Let’s say one of your kids just graduated college and they are about to start their first real job. If they ask you how to be successful at work - what would you tell them?Or, you’re asked to be a mentor to a high potential up and comer. They ask you for your best advice on how to get ahead.
You’ve only got 30 minutes. What advice would you give them?
Here’s my list. I’ve learned these lessons through over 30 years of hard knocks, and have made a career out of helping others be successful. A lot has changed the world of work, but I think these lessons are just as important today.Yours may be different – feel free to leave a comment if you’d like to add to the list.
1. Be on time. While it may sounds pretty basic (like don’t chew gum during an interview), I was in my 40s before I finally learned the importance of this work habit the hard way. Being on time isn’t just for important clients or your boss – it’s a way to show respect (or disrespect) for everyone.2. Be nice to people. Or, at least just don’t be a jerk. Not selectively nice, but consistently nice to everyone. Working with jerks is probably the thing that people hate about their jobs the most. Don’t be one of those people, and you’ll have a long and satisfying career. Being easy to work with can make up for a lot of other shortcomings.
3. Don’t trash your boss or co-workers. Always assume whatever you say about someone will get back to them at some point. See #2 – say nice things behind their backs. When someone is gossiping about someone else, assume they are gossiping about you too.4. Relationships are the foundation of how work gets done. It’s not just what you know – it’s who you know, and how well you know them. The Chinese call it “Guanxi”. In today’s networked society and economy, I think it’s more important now than ever.
5. Never lose sight of what’s really important. Family and faith (for some) come first, and then comes work. Yes, work hard – but don’t become a workaholic. I’ve seen too many workaholics ruin their health, their relationships, and if they are a manager, they burn out their employees.6. Every year, strive to add at least one bullet to your resume. In order to do that, look for “resume building” projects or challenges.
7. If you don’t like something about your job (or boss, or your co-workers, etc…), you have 3 choices: Do something to make it better, accept it, or leave. Complaining about it will only irritate your co-workers, friends, and family and not change a thing.8. When it’s time to leave a job, do it gracefully. Never burn bridges, always take the high road, even if you feel that you’re being treated unfairly. Remember, that next hiring manager is probably going to want to talk to your previous bosses. Leave behind a trial of glowing recommendations.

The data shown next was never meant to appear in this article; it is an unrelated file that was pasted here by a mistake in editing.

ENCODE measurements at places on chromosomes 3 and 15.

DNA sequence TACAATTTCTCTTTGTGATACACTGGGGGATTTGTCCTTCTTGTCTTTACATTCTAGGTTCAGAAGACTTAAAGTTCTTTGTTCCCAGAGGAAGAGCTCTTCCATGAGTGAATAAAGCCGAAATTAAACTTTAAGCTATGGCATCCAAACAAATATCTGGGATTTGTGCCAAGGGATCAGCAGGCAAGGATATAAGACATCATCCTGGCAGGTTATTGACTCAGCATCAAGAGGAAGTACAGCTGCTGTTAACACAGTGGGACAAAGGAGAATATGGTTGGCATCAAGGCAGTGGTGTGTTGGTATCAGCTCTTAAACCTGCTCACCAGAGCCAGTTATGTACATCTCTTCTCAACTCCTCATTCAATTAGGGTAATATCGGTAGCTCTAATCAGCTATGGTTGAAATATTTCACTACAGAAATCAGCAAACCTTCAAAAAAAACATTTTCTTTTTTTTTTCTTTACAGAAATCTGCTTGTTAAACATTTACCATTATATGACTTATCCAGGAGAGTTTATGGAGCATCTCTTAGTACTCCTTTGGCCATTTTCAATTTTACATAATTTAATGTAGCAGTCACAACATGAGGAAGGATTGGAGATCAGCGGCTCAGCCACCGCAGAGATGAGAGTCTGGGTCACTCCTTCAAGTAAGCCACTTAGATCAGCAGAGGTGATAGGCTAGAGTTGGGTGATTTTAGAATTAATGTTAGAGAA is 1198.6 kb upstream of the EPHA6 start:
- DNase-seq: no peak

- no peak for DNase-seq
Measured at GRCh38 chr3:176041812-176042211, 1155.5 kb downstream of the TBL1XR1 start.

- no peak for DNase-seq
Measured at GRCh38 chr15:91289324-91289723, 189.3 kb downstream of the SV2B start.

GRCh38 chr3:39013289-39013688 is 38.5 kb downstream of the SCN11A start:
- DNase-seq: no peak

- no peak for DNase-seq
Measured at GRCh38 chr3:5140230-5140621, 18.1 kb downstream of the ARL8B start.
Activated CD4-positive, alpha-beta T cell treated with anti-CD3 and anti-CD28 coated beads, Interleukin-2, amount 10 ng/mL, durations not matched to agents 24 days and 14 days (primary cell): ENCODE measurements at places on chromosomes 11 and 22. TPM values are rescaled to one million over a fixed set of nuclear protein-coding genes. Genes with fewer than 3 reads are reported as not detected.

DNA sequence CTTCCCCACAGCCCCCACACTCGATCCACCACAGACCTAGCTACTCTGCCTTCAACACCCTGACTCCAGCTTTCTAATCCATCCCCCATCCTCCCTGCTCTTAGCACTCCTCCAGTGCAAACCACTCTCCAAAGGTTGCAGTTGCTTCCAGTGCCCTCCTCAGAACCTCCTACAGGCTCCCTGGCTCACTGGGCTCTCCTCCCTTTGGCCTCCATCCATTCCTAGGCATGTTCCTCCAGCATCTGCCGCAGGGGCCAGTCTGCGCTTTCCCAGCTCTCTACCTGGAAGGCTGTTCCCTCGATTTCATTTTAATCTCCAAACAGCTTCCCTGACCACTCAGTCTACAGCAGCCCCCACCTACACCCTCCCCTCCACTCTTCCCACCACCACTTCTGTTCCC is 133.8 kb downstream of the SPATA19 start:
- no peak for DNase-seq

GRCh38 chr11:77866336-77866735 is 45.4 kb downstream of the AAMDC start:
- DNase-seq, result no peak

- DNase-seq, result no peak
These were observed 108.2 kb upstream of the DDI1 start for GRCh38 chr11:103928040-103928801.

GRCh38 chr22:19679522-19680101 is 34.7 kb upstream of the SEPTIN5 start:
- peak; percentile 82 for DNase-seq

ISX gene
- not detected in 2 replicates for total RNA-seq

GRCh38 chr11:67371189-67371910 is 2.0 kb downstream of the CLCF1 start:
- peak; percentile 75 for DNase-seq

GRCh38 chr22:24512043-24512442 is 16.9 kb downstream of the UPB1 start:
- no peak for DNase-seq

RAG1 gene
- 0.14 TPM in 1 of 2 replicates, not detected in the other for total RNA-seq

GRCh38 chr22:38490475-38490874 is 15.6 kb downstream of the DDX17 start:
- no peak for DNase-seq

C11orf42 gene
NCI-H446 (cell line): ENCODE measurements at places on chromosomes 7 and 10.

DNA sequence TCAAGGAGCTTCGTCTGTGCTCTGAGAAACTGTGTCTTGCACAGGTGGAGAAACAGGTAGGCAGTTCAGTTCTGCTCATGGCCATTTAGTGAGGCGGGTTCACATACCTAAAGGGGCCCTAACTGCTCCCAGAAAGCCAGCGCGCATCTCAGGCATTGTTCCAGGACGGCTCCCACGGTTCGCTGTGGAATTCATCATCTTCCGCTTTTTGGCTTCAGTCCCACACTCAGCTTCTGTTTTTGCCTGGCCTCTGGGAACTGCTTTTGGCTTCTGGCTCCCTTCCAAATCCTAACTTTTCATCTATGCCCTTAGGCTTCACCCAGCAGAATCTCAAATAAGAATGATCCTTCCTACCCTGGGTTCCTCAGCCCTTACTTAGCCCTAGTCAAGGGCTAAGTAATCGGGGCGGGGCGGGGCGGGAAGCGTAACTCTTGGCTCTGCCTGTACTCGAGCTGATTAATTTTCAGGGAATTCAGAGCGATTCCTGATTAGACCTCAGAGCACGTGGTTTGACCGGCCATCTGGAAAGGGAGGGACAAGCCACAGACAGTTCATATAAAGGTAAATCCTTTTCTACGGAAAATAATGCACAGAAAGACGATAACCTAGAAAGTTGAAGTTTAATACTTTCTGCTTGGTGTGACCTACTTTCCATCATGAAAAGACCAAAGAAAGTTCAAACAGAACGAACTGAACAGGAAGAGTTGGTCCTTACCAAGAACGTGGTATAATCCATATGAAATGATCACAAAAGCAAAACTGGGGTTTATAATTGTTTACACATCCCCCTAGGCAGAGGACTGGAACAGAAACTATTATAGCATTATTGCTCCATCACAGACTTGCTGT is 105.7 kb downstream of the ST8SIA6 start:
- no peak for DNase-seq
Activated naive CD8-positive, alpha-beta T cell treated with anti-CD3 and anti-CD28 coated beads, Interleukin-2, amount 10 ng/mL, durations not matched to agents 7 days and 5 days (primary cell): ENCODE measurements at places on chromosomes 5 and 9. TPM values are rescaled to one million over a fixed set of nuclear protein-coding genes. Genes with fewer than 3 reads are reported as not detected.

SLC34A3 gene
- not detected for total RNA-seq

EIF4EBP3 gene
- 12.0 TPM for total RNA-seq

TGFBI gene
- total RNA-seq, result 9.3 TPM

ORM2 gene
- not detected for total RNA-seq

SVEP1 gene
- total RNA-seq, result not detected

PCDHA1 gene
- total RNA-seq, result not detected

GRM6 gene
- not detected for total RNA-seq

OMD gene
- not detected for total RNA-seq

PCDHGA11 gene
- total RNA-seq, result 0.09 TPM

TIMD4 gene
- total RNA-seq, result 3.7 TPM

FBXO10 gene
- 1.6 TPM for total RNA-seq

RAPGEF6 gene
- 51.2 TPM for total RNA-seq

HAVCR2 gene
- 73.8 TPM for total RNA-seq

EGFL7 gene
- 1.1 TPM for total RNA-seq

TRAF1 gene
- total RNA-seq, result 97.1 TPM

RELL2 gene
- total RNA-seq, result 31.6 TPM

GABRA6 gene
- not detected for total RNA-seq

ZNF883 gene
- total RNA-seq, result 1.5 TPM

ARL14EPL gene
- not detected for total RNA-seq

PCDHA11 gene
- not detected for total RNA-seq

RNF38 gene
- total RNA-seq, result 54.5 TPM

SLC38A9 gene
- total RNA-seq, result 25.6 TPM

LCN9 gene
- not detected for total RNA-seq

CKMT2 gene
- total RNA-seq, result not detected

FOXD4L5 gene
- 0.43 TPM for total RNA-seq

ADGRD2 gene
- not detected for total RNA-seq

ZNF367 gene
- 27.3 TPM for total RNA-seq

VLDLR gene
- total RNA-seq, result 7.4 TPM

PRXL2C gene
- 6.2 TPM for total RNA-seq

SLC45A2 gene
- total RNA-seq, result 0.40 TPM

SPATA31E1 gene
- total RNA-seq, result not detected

9. Network ALL the time, not just when you’re job hunting. And remember, good networking is about looking for opportunities to help others, not just asking others for favors.10. Be a proposer, not an order-taker. Sure, we all get paid to do as we’re told, but real success comes from coming up with new ideas, stuff that no one’s asking for. Just keep in mind, a .250 batting average is pretty good when it comes to acceptance of new ideas. Thanks to an awesome former employee for reminding me about this piece of advice – it is still serving her well in her new role.
11. Have a can-do, positive attitude. Look for possibilities, not just problems. Positive and negative attitudes are extremely contagious.12. Be a continuous learner. Always look for projects where you can stretch and learn, bosses that you can learn from, opportunities to get feedback, and have a healthy appetite for new knowledge and best practices. Make sure each new job is an opportunity to learn new stuff, not just doing the same stuff in a different place.
13. Ask for what you want. Don’t assume your boss or others can – or “should” read your mind. They can't, so it's up to you to wave your own flag.14. Bring goodies to work. This has always worked for Mrs. Great Leadership.
15. When faced with an ethical decision, ask yourself: “Would I be OK with my decision being on the front page of tomorrow’s newspaper?”, instead of: “What are the chances of getting caught?” Never compromise your ethics – it’s the one thing where the “we get paid to do what we’re told” rule gets overruled.I’m sure as soon as I hit the “publish” button I’ll come up with more, but that’s probably enough of an earful for 30 minutes. Oh, and I’ll try to say “when I was your age” too often. (-: